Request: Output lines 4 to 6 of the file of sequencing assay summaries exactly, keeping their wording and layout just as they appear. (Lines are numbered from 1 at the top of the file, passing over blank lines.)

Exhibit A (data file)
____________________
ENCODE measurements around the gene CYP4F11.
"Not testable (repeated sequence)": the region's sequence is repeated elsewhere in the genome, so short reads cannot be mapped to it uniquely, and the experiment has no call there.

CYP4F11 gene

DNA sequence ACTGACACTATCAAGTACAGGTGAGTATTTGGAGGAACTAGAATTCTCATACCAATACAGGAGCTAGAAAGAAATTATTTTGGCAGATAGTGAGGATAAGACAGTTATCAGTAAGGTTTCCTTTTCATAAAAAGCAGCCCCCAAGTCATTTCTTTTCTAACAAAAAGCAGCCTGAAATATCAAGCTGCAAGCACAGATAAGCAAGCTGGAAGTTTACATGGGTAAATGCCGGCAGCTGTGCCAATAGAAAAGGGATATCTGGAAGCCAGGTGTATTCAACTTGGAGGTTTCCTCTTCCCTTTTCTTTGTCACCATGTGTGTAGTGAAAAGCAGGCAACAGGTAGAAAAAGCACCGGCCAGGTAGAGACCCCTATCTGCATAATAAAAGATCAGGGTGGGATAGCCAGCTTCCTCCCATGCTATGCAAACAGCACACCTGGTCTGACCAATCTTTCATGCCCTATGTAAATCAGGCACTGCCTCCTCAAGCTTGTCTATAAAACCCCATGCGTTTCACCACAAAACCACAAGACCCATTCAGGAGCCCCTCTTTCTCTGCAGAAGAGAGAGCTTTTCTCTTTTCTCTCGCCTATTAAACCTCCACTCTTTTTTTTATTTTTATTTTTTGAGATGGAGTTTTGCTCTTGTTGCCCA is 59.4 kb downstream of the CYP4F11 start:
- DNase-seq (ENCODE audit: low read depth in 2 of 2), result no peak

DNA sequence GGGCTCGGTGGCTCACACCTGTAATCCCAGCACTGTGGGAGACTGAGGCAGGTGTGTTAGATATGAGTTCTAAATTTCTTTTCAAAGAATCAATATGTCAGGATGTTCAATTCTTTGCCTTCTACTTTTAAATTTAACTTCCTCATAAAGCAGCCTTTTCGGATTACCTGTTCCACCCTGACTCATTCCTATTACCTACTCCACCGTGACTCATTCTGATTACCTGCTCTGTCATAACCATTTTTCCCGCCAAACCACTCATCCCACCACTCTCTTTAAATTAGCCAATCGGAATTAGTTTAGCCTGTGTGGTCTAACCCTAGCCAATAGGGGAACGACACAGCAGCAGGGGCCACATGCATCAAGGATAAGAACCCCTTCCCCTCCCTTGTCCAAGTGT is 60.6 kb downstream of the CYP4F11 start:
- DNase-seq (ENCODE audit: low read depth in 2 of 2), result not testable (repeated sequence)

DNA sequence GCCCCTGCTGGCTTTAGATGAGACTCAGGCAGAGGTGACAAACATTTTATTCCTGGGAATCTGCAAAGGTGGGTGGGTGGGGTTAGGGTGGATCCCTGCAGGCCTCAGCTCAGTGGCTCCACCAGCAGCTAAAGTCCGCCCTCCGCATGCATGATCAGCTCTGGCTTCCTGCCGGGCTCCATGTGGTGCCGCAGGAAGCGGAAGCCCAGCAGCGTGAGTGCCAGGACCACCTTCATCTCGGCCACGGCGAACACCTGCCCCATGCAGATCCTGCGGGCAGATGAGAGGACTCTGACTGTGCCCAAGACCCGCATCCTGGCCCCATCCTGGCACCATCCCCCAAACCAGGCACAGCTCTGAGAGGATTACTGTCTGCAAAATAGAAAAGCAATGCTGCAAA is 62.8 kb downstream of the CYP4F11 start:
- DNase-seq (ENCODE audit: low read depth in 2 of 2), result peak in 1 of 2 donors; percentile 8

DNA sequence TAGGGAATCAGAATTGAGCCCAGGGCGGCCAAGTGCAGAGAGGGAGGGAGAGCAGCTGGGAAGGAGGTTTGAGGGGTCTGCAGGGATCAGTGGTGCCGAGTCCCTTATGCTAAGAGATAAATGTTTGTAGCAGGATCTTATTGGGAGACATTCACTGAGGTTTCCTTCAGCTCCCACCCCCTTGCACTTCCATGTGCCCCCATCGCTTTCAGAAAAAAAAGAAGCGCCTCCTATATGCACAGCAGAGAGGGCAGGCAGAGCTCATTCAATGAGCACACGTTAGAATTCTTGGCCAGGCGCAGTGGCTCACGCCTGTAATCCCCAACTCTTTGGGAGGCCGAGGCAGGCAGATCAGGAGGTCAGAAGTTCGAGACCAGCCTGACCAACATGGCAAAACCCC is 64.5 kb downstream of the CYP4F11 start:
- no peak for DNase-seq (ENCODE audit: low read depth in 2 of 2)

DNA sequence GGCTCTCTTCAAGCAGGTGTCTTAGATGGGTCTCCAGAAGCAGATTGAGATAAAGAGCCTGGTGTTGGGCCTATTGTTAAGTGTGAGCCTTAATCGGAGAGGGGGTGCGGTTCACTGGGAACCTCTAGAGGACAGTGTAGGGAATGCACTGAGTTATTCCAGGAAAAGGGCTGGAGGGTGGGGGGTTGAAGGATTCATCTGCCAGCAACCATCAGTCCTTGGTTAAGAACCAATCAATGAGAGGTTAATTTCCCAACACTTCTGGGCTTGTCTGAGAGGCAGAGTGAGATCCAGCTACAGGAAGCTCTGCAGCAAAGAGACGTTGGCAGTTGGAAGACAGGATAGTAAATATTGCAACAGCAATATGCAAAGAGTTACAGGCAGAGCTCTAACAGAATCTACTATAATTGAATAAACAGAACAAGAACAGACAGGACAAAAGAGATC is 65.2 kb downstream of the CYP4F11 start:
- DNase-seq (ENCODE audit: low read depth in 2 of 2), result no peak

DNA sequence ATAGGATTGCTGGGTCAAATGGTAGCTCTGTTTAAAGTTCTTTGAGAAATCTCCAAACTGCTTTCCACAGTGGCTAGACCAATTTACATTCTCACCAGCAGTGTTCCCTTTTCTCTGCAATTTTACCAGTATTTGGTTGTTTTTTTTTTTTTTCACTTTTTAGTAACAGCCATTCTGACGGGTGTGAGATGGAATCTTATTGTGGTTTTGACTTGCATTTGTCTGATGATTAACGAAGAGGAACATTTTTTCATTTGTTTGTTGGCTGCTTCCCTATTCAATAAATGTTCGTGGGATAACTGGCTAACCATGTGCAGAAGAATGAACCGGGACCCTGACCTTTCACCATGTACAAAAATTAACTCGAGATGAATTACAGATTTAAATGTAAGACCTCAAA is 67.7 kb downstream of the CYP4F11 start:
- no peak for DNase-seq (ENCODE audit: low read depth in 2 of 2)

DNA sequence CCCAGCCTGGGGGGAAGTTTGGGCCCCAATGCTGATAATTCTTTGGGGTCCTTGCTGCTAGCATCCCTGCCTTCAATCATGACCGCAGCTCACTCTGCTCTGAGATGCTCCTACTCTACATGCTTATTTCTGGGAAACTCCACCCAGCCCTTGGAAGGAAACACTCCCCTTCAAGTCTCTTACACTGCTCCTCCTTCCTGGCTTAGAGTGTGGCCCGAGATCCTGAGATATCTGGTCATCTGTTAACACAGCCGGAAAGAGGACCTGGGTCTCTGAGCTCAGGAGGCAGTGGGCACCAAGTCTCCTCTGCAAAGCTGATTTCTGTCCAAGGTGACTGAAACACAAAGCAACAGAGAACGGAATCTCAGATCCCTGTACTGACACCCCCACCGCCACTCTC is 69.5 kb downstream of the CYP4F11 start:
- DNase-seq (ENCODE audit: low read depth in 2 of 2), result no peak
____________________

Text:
DNA sequence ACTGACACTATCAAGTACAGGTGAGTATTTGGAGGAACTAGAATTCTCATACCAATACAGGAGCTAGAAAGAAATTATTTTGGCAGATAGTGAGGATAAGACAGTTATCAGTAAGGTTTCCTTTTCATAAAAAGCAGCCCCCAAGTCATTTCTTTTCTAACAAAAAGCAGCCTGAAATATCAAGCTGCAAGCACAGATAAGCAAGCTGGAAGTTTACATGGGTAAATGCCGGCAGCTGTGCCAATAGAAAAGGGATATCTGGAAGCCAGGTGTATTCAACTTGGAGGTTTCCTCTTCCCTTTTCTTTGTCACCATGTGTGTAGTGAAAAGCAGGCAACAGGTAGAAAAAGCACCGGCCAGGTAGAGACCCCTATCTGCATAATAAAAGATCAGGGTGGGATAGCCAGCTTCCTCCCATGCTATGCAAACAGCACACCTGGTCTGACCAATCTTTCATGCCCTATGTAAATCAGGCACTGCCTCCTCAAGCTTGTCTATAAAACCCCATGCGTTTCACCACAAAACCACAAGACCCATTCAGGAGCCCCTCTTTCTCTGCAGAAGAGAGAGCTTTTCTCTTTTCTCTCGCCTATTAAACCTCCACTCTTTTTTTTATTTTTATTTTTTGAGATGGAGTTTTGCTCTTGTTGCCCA is 59.4 kb downstream of the CYP4F11 start:
- DNase-seq (ENCODE audit: low read depth in 2 of 2), result no peak

DNA sequence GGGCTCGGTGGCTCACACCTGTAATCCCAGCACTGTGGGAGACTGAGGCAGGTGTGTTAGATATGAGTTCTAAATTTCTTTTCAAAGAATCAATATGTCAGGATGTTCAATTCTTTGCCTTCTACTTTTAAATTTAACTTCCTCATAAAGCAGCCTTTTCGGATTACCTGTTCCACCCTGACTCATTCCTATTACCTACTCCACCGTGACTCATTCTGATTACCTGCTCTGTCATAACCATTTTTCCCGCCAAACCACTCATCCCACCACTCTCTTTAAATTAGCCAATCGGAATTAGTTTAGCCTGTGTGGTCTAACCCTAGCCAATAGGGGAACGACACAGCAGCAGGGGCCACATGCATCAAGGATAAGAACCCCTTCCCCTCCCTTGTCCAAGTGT is 60.6 kb downstream of the CYP4F11 start: